Diabetic Foot Ulcer Review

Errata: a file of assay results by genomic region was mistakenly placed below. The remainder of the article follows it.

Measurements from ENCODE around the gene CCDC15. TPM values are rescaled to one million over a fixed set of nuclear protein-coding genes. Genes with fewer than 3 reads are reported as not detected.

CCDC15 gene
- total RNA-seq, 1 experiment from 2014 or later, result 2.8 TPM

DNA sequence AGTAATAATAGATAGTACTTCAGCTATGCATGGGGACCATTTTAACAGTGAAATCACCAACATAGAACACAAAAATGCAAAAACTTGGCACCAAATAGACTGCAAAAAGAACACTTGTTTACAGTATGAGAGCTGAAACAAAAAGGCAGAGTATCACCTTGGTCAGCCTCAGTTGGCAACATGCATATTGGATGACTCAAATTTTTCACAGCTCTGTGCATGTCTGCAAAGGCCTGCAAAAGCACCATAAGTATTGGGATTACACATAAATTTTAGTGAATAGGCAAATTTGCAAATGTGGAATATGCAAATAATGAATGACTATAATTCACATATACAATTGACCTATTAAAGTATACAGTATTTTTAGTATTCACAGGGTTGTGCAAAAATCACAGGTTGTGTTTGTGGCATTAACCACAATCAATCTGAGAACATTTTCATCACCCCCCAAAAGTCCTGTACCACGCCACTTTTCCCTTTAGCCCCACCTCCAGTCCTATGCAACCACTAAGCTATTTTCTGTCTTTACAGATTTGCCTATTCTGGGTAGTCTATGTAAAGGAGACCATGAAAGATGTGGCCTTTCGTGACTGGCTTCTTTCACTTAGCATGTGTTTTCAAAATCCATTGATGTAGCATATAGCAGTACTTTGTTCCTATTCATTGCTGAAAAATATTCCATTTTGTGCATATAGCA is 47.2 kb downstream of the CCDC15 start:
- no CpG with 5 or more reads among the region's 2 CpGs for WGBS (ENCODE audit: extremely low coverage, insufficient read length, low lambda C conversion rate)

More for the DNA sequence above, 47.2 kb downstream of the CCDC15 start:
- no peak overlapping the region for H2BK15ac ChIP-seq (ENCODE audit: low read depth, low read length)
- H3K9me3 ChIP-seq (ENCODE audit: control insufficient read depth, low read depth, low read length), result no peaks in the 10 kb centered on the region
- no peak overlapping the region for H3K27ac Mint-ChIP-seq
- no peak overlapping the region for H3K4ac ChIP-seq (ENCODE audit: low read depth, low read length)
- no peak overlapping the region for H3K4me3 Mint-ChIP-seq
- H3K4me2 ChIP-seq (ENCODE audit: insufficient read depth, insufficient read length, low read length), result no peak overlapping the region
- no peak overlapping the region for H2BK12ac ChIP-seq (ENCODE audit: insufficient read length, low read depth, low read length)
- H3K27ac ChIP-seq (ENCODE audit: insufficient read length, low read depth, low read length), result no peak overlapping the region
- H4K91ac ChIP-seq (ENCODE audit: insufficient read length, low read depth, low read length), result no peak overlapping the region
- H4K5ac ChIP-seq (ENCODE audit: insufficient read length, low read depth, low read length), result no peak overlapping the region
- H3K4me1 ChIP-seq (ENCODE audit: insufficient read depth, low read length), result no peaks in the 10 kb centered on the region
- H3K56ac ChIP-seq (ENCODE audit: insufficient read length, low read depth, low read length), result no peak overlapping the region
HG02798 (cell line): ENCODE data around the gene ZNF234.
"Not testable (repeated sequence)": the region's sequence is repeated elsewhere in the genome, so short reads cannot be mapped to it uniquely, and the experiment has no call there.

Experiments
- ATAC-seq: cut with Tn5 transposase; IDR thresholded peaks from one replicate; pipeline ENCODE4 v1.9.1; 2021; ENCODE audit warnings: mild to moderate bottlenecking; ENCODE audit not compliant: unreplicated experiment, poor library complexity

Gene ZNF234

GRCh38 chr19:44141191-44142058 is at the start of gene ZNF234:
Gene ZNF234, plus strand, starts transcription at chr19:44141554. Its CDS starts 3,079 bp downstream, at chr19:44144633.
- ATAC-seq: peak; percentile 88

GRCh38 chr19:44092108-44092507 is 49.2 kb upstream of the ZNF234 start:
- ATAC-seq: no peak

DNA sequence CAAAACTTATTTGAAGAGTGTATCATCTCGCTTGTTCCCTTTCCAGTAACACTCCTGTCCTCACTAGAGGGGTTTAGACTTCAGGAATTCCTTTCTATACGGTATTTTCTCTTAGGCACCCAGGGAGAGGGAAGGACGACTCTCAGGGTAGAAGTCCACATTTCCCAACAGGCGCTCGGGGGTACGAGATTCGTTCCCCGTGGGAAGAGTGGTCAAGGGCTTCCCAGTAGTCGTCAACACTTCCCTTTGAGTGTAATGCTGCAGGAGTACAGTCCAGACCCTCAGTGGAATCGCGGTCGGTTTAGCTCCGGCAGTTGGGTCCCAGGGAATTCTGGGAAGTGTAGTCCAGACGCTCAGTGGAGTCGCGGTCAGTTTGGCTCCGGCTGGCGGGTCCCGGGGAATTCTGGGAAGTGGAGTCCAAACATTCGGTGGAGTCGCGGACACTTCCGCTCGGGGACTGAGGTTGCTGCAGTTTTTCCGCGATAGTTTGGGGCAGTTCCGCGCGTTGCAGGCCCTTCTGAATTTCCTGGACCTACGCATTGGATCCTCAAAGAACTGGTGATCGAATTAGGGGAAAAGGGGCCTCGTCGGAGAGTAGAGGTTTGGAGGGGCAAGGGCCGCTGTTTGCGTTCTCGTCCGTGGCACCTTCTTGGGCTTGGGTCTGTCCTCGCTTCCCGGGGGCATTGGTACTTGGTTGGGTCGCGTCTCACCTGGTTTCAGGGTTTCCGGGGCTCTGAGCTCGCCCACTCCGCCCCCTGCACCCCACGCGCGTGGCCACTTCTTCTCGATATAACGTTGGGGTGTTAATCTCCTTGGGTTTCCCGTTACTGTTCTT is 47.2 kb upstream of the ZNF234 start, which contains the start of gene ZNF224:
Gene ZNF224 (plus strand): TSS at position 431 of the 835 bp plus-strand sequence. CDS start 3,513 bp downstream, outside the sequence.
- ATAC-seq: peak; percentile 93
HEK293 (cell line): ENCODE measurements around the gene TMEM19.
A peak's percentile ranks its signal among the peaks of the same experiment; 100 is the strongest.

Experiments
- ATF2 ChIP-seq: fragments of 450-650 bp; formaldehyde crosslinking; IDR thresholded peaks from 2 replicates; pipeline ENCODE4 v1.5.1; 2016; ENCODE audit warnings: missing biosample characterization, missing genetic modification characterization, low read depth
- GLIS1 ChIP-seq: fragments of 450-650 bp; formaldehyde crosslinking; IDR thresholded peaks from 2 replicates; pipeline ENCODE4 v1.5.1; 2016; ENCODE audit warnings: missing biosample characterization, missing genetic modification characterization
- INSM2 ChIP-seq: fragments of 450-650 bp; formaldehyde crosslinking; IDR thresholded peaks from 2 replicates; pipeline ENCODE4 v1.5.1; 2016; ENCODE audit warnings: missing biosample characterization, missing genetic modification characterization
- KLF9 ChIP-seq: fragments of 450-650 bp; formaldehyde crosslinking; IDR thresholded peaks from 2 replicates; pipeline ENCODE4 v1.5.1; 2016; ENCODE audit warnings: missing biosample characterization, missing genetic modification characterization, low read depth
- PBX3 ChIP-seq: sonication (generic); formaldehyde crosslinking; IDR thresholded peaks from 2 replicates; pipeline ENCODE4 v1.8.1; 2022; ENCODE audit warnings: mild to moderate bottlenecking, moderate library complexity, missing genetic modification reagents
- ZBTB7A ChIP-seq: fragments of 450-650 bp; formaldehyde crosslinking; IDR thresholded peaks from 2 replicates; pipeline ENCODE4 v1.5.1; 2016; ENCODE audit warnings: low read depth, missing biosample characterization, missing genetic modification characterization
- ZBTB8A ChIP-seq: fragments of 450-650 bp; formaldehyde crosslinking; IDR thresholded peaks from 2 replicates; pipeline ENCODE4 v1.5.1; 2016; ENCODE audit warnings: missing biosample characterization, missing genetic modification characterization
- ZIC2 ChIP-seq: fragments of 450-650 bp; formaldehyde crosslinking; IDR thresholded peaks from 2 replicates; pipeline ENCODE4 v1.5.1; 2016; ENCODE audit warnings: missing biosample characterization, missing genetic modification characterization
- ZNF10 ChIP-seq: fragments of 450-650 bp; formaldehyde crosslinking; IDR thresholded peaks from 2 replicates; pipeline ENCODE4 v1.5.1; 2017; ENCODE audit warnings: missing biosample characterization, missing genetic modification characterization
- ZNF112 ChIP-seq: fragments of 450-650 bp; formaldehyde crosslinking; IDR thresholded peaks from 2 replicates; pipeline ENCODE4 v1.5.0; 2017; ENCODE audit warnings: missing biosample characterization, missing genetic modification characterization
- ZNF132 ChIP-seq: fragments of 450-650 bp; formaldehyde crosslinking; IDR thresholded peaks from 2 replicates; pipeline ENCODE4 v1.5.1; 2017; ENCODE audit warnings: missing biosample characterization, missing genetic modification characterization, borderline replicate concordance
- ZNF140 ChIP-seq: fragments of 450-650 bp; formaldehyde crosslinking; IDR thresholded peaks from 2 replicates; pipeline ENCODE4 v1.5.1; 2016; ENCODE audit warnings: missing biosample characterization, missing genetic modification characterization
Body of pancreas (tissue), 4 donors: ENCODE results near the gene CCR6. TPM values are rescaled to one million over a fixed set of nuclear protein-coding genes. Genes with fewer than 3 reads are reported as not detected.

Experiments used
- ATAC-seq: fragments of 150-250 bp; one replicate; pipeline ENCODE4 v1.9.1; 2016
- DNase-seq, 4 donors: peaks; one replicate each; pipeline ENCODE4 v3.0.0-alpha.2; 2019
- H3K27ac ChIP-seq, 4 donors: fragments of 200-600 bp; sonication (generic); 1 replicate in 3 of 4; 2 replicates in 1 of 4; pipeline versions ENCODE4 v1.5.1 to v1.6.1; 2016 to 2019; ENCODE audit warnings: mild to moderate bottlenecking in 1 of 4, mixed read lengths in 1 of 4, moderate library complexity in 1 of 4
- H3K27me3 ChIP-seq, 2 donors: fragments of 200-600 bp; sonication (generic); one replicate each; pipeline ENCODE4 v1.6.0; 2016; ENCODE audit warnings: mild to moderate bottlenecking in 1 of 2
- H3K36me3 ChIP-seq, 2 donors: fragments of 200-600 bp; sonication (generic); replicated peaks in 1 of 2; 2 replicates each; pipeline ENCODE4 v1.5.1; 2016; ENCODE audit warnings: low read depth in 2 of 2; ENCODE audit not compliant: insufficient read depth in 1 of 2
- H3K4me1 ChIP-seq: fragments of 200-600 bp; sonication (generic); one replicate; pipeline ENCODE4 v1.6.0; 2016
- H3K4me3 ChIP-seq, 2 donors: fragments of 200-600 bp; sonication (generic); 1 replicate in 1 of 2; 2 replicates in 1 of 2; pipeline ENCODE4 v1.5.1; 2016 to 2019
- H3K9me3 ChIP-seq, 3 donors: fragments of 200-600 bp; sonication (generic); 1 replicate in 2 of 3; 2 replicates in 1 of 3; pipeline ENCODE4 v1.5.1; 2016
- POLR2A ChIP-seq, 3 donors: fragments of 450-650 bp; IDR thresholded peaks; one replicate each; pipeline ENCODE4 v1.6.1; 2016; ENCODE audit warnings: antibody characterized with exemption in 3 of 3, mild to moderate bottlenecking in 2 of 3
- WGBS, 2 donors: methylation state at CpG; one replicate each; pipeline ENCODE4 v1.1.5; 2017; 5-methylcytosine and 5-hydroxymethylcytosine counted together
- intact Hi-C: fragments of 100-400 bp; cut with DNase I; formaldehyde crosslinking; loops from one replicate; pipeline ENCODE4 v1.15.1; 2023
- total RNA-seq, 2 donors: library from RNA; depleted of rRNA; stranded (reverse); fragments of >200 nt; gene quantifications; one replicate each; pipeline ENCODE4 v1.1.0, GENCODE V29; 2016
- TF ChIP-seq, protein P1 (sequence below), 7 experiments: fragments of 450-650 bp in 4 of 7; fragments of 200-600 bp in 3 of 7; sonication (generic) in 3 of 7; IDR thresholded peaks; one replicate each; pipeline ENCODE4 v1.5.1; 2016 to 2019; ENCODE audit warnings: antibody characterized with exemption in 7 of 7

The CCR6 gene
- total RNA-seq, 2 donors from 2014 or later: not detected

Hi, this is Dr. Donald Pelto, and I’m going to go over this week’s review of the current diabetic articles that we find on the internet.  So this first one here is from April 14th.  It’s “Foot wounds are a big threat to diabetics.” This is a study of people that had diabetes and they have foot wounds, and they’re talking about some new research.  And so what they said, they were trying to treat minor sores and to protect their feet.  So, people with diabetes often lose their feeling in their feet; that’s called neuropathy that we have talked about before.  This sensation can make one more prone to getting foot injury, which we all know about.  So this new analysis focused on 171 participants who reported having a foot ulcer of least 18 months and for a period of 18 months each person was checked for new ulcers.  During one week, sensors in their shoes reported how often participants wore their shoes and how many steps they took.  During the study, 71 people developed ulcers on the soles of the feet and 41 of them as a result of some type of trauma or injury, so really what this shows us is that the patients who wore the customized shoes on their feet had a 57 percent lower risk of developing new ulcers, so this is very important.  If you have diabetes it’s important for you to have diabetic insoles and diabetic shoes.  Now I usually recommend waiting until after the ulcer is healed before you get into the diabetic shoes, but once the ulcer is healed to help prevent problems, getting custom diabetic insoles and special diabetic shoes can be very helpful.  Here’s another video here about “Diabetic foot ulcers are deservingly feared.”  This is actually a question that was presented to Dr. Roach. “My father is an 84-year-diabetic.  He has a wound on his foot on the inner side for about five months.  He’s been treated by a podiatrist who debrides the wound every week.  He prescribed antibiotic when it looked infected.  A visiting nurse and my mother have been changing the dressings.  This week the podiatrist could see the bone, or osteomyelitis, and recommended hyperbaric treatment.  Could you tell me your opinion?” So, the answer here, which this doctor talks about, who isn’t a podiatrist, is actually an answer about hyperbaric ulcer treatment, and he says here basically that you want to prevent ulcers from developing, which is correct, and in extreme cases you do use hyperbaric treatment.  That’s actually one of the only reasons and only ways to get osteomyelitis or bone infection.  Usually what I say if someone has a bone infection or osteomyelitis, it can be removed surgically, removing the bone, or you can take six to eight weeks of IV antibiotics, or you can certainly try hyperbaric oxygen treatment.  Okay, this next article, “Stepping out for spring?  People with diabetes should check their feet first.”  So this is something that was, I believe, sponsored by the American Podiatric Medical Association, so the importance that as people are getting out and doing walking in the summertime, they should be checking their feet daily, and this is really of the utmost importance; not only checking your feet but also looking inside of your shoes to make sure that there’s nothing there.  So the first thing is to get a green light from your health care provider to make sure that everything is okay, be mindful of footwear, especially if something is too small or you don’t know it’s too small because you have neuropathy, and wear socks and well-fitting shoes.  If you have diabetes, you should probably wear a diabetic shoe that can be provided for you.  If you do notice a problem, it may be a foot ulcer.  So usually ulcers start as blisters and then develop into a sore.  It can be on the sides of your foot, on the bottom of your foot, it can just be seen as a blister, and if this blister isn’t treated it can get worse. Get your ulcers treated.  Really, you don’t want to wait.  You want to get these treated as quickly as quick as possible.  Let’s explain there’s one type of treatment here that can be used, but there are many different types of treatments and then let it heal.  Really, stay off your foot until things get better.